We discussed the general process of repairing a salvage car a few weeks ago and one commenter asked about airbags. Joe Btfsplk writes:
How do you deal with deployed airbags? Are used parts allowed to be used in salvage vehicles? This seems to get little attention in the article.
Dealing with deployed airbags in modern cars can be a tricky and costly situation. The installation of used parts is allowed but may not always be the safest solution.
Volkswagen’s chief in China says they’re probably not retaking the crown from General Motors there anytime soon.
That, Apple’s lead car guy is gone, Takata’s in trouble and more … after the break!
General Motors CEO and Chairwoman Mary Barra defended Wednesday her company’s decision not to put airbags in some of its cars in international markets.
“In many of those places the technology is available and it’s a customer choice if they want it,” Barra said, according to the International Business Times. “There’s many cases where we are well above standards, but we also have to look at affordability otherwise you cut people out of even having the availability of transportation.”
Barra made the remarks in Davos, Switzerland, which was a response to a letter sent to her last year by consumer advocacy groups in the U.S. — including Consumer Reports — requesting the automaker standardize safety features in its cars worldwide.
It certainly sounds like Ford is close to selling a self-driving Fusion real soon.
That, Matthias Müller finally comes to the U.S. to ask “You mad, bro?” Nissan has no love for Takata, and business is hot south of the border … after the break!
The Chevrolet Aveo is the most popular car in Mexico, but is also the least safe, according to consumer safety experts. Testing from Latin NCAP found that the Aveo, when sold without airbags, received zero stars for its front-passenger safety rating.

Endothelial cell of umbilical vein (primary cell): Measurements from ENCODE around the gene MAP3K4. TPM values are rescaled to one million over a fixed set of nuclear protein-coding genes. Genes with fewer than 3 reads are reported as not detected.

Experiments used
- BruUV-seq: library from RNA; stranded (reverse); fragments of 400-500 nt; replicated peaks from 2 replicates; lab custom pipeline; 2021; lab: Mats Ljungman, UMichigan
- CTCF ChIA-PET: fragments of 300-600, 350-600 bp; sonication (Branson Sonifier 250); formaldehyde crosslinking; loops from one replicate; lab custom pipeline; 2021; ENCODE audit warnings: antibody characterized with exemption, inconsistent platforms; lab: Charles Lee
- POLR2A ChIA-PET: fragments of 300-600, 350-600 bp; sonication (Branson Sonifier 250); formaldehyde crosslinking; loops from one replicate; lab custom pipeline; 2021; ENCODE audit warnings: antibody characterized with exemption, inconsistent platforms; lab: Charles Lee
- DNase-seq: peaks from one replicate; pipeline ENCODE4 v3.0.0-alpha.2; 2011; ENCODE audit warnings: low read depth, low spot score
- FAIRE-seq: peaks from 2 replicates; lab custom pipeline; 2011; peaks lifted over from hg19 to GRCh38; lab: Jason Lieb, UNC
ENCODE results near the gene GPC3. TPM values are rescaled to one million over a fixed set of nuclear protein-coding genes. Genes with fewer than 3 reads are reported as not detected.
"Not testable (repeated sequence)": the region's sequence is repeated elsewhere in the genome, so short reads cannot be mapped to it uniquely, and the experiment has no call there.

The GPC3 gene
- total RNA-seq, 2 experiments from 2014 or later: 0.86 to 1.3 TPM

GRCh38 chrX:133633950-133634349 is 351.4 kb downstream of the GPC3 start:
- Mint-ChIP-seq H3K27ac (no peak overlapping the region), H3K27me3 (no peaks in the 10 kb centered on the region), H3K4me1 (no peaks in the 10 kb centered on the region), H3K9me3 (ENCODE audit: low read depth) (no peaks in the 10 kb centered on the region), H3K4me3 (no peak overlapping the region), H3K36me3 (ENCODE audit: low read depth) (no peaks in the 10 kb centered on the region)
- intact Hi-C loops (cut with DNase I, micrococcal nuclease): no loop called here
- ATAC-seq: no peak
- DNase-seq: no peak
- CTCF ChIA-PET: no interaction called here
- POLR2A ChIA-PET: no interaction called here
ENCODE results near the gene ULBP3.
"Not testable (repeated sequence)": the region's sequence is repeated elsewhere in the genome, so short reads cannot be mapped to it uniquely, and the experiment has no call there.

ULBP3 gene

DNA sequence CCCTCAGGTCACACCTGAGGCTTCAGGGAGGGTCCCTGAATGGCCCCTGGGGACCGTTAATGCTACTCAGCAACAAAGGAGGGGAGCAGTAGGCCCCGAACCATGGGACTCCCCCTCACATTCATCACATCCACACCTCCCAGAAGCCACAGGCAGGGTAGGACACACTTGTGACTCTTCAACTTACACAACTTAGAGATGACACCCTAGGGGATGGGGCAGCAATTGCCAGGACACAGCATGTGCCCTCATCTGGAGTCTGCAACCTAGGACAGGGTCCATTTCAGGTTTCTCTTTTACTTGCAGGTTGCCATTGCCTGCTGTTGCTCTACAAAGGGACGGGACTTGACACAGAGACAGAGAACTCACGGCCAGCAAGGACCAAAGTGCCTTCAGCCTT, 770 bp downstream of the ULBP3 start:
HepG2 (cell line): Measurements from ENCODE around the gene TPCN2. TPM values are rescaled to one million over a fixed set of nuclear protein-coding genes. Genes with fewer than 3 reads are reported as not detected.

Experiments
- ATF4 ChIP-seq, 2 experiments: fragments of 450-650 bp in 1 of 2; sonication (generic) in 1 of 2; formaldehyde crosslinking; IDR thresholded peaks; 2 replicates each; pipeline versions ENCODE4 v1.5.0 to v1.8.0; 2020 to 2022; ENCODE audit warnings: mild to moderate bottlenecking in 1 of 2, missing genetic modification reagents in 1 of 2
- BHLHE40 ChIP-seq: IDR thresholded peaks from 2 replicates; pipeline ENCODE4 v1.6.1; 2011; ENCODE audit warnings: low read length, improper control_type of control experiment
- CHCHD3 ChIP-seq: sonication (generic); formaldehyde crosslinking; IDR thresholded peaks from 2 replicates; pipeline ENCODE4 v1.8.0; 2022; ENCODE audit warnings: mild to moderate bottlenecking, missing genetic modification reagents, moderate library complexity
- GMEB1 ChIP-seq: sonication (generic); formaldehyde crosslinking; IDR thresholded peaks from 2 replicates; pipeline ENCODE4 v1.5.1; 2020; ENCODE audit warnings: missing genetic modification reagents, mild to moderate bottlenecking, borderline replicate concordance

Huffington Post and The Wall Street Journal report that American safety advocates including Consumer Reports have written to General Motors CEO Mary Barra, asking why the potentially life-saving devices that are installed as standard equipment for many other countries, are expensive add-ons for Latin American countries.
(“Life-saving” assuming that Takata isn’t the supplier.)
Bloomberg (via Automotive News) reported that engineers at Honda demanded to know why Takata airbags were injuring drivers and passengers during a 2009 meeting held four months before investigators started their inquiry.
“Why does it explode? I want to know the truth,” an engineer identified as “Otaka” asked Takata’s CEO at the meeting, according to Bloomberg.
Minutes from a July 2009 meeting between Honda executives and Takata officials were made public as part of a lawsuit against the airbag maker. (Read More…)
Who would have known that one of the largest parts supply recalls in U.S. history could poison the well for the rest of your business?
That, and Jeep needs you to keep it dry for a minute, Porsche pulls another player from Volkswagen’s bench and how big does Magna International’s yacht need to be anyway, after the jump.
Toyota said Thursday that the world’s largest automaker would no longer use the beleaguered company’s airbags, joining Honda, Mazda and others, putting in doubt that supplier’s viability, Bloomberg reported (via Fortune).
Reuters (via Automotive News) reported that the automotive supplier, who was hit with a $70 million fine from the National Highway Traffic Safety Administration earlier this week, is preparing for the worst.
“We are considering some plans to survive, but it is not at the stage I can talk about yet,” CEO Shigehisa Takada said Wednesday, according to Reuters.
The National Highway Traffic Safety Administration announced Tuesday it would fine auto supplier Takata $70 million for its defective airbags that have caused seven deaths and nearly 100 injuries.
Regulators announced that an additional $130 million fine could be levied on the supplier if they do not comply with additional safety standards or if more defects are found.
“For years, Takata has built and sold defective products, refused to acknowledge the defect, and failed to provide full information to NHTSA, its customers, or the public,” Transportation Secretary Anthony Foxx said in a statement. “The result of that delay and denial has harmed scores of consumers and caused the largest, most complex safety recall in history. Today’s actions represent aggressive use of NHTSA’s authority to clean up these problems and protect public safety.”
In July, we learned the Pontiac Solstice and Saturn Sky may be at a risk of fire due to a blower motor issue that caused the recall of the Hummer H3. This may not be the only part that should be recalled. Many of GM’s roadsters are suffering from a defective sensor which could prevent the passenger airbag from deploying in an accident.